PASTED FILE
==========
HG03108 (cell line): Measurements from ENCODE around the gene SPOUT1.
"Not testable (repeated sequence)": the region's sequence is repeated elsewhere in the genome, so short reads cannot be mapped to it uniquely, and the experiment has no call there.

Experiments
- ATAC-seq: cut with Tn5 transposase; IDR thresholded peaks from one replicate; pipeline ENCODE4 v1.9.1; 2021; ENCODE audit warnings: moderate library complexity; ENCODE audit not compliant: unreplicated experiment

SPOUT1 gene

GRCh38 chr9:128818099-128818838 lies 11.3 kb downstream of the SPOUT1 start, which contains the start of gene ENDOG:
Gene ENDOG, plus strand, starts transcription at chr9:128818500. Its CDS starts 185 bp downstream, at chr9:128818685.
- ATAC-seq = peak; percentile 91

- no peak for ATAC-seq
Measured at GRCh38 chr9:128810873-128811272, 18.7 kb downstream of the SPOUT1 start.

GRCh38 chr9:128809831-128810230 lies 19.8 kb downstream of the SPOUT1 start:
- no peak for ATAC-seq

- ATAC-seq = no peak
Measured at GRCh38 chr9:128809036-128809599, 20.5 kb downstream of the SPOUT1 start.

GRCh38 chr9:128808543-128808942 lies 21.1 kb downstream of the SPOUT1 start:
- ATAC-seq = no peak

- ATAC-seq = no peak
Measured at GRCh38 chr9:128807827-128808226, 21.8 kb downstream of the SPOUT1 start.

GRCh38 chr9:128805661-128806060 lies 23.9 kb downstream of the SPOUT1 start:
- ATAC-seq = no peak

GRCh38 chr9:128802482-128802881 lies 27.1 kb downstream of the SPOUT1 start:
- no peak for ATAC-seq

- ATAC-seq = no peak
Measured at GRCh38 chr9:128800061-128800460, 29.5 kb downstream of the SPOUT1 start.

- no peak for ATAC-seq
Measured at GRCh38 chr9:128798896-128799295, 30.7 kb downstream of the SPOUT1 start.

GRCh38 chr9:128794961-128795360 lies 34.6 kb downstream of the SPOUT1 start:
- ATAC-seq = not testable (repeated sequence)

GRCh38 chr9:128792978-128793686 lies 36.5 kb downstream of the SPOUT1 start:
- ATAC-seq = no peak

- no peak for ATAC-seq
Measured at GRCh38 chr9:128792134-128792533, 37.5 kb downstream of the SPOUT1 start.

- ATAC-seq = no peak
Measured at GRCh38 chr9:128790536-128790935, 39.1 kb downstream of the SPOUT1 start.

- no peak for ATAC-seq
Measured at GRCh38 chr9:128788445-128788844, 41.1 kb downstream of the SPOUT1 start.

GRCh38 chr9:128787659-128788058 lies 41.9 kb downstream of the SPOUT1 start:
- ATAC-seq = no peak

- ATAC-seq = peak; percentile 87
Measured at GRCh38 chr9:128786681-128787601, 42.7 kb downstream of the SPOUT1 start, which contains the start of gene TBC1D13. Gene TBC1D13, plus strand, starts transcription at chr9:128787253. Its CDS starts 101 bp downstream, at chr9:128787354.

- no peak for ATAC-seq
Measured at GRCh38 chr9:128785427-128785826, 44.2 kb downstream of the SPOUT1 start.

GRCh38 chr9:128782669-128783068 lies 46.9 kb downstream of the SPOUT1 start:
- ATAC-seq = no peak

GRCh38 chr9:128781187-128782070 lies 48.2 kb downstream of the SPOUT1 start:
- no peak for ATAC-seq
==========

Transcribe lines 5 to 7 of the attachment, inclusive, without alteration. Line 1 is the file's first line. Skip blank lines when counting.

SPOUT1 gene

GRCh38 chr9:128818099-128818838 lies 11.3 kb downstream of the SPOUT1 start, which contains the start of gene ENDOG:
Gene ENDOG, plus strand, starts transcription at chr9:128818500. Its CDS starts 185 bp downstream, at chr9:128818685.